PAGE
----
Loss & Damage: When Insurance Isn’t Enough
23 May 2016
The world’s poorest and most vulnerable nations–who have done the least to cause climate change–are already mobilising resources to cope with the brunt of climate-related harm. When these countries call for finance to address loss and damage, it’s just another reminder that the burden has to be shared much more fairly. It should be paid for by the historical and big polluters – both corporations and states. However, some seem to lack an understanding of what we need L&D finance for.
Climate risk insurance, which allows vulnerable nations and people to transfer risk to bodies with more stable financial bases, is only one aspect of the L&D response. Financial commitments to these risk insurance pools are certainly welcome, but one-time donations are not enough. Developed countries can and must do more to support insurance schemes. They can’t be used as a way of shifting the responsibility and cost from polluters to the vulnerable. Contributions must be sustained, predictable, support the premiums of those who cannot afford them, and increase steadily as climate damage intensifies.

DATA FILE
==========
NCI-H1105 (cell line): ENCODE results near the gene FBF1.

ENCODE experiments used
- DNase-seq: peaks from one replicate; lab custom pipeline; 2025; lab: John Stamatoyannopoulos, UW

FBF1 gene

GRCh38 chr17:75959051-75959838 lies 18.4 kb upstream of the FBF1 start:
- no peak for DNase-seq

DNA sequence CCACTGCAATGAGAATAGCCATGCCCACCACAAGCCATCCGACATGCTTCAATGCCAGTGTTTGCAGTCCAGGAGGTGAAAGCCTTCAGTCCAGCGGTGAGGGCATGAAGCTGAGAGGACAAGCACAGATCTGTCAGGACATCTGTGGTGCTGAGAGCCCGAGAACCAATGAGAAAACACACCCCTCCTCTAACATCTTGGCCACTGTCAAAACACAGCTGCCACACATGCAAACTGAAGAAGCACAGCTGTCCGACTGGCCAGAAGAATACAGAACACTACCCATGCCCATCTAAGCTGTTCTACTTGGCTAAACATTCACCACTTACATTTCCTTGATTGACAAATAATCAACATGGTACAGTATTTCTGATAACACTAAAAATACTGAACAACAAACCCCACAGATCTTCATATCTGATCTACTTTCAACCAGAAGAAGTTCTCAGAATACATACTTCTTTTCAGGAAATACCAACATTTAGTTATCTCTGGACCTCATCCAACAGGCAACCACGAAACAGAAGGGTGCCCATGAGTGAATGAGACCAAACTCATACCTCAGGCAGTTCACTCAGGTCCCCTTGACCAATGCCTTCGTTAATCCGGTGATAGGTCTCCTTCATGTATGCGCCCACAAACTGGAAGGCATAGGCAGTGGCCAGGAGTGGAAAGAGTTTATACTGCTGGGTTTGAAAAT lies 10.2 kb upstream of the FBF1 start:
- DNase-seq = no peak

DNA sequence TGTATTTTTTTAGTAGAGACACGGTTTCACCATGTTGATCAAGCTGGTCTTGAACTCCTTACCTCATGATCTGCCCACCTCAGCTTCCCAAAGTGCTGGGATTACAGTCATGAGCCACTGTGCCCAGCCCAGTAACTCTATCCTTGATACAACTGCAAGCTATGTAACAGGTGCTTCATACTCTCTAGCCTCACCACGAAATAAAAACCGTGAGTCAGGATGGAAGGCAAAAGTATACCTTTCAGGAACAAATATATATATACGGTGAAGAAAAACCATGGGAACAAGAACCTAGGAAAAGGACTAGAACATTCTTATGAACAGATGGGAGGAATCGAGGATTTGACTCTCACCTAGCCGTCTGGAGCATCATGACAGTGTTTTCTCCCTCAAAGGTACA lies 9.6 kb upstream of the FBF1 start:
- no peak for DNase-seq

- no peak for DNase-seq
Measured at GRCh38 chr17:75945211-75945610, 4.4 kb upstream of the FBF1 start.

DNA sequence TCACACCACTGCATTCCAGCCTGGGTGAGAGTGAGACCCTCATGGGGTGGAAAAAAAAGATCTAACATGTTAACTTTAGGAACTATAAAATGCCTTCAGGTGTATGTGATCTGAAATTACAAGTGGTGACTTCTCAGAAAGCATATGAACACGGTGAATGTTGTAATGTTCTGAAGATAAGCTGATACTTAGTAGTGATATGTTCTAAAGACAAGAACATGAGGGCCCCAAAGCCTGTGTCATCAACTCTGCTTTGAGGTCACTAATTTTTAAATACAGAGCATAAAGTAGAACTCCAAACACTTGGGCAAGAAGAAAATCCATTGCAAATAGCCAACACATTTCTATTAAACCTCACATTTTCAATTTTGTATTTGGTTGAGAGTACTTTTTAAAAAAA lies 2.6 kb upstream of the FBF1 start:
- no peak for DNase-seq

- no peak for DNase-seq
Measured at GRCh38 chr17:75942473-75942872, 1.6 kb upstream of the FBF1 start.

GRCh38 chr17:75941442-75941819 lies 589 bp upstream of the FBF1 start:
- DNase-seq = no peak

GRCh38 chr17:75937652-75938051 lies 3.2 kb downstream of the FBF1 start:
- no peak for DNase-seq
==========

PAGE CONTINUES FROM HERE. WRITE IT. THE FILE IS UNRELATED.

Insurance is not the be-all and end-all of an effective L&D response. By definition, non-economic losses and damages, like loss of life, culture and livelihoods, not to mention land, cannot easily be compensated by payouts. Insurance schemes can’t help those without much property to insure. Remember, it’s just a start.
Vulnerable nations require a source of new and additional L&D funding that can be used for responses to slow-onset disasters, such as the relocation costs that will inevitably accompany sea level rise and desertification. Funds are also needed to provide social protection as well as post-disaster support to the world’s poorest and most vulnerable, regardless of whether their national government has purchased insurance.
It’s also essential that funds for L&D response not simply be diverted from other important and underfunded needs, such as adaptation. In addition to budgetary provisions, many compelling financial mechanisms have been suggested, including levies on international air travel, bunker fuels, carbon emissions and fossil fuel extraction. It is crucial to look closely at L&D finance needs and to proactively set out a course for funding this year. This should start with the SCF [including] [recognising] loss and damage in its definition of climate finance.